Zener Diodes. A Zener diode is a specially designed diode that is constructed to operate with a reverse bias current. Zener diodes are named after their inventor Clarence Zener who was an American professor of physics in 1934. A zener diode acts as any other diode because it blocks reverse bias current.
Zener diodes are different because this occurs only up to a specified voltage. Above this specific voltage ( called the zener region) a zener diode will conduct current without any damage or side effect to the diode itself. A zener diode is heavily doped, so that the reverse bias does not harm the material.
Thus, the voltage drop across a zener diode remains practically the same before and after the breakdown voltage, and this is what makes a zener diode perfect for regulating voltage. Zener diodes are constructed for a wide variety of breakdown voltages and are used in a wide variety of automotive and electronic applications, particularly in voltage regulators.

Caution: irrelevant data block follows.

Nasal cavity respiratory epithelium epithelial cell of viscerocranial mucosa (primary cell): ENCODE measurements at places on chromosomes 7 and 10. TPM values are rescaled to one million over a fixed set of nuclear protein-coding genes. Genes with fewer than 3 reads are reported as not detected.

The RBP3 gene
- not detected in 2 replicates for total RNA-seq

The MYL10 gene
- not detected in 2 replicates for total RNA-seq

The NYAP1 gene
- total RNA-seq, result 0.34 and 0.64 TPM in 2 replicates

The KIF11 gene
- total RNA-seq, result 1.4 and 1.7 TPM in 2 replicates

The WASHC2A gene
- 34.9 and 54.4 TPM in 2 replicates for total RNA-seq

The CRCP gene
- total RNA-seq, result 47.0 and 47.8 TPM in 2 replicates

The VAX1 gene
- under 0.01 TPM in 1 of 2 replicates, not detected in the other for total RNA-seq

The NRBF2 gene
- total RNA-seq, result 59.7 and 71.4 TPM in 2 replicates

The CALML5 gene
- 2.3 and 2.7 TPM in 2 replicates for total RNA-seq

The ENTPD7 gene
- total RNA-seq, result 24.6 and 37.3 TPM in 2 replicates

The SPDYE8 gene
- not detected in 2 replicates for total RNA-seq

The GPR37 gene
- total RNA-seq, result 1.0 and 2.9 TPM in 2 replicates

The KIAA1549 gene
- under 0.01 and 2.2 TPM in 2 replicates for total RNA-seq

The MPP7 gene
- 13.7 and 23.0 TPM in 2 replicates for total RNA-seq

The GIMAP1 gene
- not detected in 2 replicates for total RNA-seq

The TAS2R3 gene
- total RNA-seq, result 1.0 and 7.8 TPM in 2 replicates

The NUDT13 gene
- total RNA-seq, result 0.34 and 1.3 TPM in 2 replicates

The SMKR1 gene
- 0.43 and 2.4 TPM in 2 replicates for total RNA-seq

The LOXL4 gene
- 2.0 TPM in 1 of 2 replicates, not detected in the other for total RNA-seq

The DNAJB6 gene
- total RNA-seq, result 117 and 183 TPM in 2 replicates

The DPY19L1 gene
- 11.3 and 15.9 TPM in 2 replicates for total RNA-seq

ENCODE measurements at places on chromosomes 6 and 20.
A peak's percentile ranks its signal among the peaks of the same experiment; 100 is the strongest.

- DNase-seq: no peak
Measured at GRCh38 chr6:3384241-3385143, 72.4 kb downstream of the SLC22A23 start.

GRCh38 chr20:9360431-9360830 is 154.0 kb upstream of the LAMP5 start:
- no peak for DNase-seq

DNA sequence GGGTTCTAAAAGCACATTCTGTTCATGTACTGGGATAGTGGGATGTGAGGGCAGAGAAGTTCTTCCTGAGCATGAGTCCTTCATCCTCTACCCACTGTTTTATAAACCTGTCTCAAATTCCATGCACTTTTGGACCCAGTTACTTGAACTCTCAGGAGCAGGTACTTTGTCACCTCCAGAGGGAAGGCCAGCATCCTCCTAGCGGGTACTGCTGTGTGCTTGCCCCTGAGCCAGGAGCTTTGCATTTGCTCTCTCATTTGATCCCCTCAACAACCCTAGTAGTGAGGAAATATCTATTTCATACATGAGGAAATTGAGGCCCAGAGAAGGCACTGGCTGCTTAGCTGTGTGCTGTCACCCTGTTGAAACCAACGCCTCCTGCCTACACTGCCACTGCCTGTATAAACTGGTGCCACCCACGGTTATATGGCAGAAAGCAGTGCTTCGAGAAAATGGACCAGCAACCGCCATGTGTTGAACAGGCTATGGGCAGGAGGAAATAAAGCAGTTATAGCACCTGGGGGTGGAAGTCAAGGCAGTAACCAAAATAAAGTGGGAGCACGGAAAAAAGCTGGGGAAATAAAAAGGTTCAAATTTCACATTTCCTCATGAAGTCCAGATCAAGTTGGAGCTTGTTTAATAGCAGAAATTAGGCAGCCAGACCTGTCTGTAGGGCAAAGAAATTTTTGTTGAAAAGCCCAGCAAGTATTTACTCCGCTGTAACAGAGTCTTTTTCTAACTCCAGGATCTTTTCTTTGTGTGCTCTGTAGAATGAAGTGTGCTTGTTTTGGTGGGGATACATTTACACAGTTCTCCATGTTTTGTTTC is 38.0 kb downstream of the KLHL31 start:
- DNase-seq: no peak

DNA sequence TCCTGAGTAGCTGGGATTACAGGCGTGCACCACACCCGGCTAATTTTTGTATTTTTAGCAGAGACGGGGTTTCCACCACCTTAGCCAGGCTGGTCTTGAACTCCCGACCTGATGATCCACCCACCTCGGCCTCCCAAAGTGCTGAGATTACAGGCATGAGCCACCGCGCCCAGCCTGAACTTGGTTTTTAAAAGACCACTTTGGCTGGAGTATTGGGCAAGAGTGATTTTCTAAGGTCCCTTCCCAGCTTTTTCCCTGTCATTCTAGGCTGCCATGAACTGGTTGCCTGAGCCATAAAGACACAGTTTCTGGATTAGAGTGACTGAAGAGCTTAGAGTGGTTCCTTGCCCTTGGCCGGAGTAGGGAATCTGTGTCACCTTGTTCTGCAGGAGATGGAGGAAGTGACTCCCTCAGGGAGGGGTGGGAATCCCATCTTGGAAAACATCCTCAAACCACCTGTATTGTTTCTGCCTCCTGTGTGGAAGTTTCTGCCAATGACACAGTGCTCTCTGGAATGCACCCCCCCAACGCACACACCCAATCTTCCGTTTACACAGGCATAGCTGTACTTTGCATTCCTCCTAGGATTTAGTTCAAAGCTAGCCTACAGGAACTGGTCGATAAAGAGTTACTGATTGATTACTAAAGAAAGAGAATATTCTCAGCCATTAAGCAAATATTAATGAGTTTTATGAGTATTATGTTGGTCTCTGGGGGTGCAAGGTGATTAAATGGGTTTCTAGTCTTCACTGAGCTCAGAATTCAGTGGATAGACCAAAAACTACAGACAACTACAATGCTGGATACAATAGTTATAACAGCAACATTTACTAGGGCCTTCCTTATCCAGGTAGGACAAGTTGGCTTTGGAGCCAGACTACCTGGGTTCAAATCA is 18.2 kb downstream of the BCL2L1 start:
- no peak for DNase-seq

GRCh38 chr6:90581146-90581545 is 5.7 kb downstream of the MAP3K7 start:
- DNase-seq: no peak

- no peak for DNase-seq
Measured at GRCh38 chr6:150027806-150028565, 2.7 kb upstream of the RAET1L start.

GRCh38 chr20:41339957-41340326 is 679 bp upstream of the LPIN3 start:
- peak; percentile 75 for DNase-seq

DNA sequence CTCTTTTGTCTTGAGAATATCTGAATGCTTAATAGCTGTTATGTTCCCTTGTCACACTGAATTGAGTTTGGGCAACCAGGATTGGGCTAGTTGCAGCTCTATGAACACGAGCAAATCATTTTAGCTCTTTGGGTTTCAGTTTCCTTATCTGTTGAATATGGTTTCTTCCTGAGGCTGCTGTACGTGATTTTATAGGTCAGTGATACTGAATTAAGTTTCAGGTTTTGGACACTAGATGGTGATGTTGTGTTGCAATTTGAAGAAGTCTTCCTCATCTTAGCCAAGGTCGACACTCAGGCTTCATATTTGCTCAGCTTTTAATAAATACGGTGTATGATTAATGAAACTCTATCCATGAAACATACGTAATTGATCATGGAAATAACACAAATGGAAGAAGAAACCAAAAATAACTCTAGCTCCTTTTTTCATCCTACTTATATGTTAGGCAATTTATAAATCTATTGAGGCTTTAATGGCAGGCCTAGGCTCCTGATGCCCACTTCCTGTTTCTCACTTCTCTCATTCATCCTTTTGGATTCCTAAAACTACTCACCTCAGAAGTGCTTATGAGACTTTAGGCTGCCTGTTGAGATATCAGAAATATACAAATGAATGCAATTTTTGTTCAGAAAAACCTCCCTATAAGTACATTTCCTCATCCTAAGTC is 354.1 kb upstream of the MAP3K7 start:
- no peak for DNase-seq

Clamping diodes: Diodes can be used as a high voltage clamping device when connected positive to the cathode ( – ) of the diode. When a coil is pulsed on and off, a dangerous high voltage spike is generated when the coil switches to “off ”.
To control or redirect this possibly damaging spike, the diode can be installed across the leads of the coil to absorb any transients that occur due to natural induction. This proves to be an invaluable use of diodes because it protects the rest of the automotive electrical system from voltages it was not designed to handle.
These designs can also be referred to as clamping or de spiking diodes. Diodes were first most predominantly used in the automotive market on A/C compressors since the early 70’s. When the clutch coils powered down, any component parallel to it would suffer high voltage spike exposure. Placing the clamping diode across the coils saved the rest of the system from failure.
Many early vehicles have been reported to have suffered damage to blower motors and switch controllers. Also climate control units are considered in jeopardy by a failed or removed clamping diode on the A/C unit.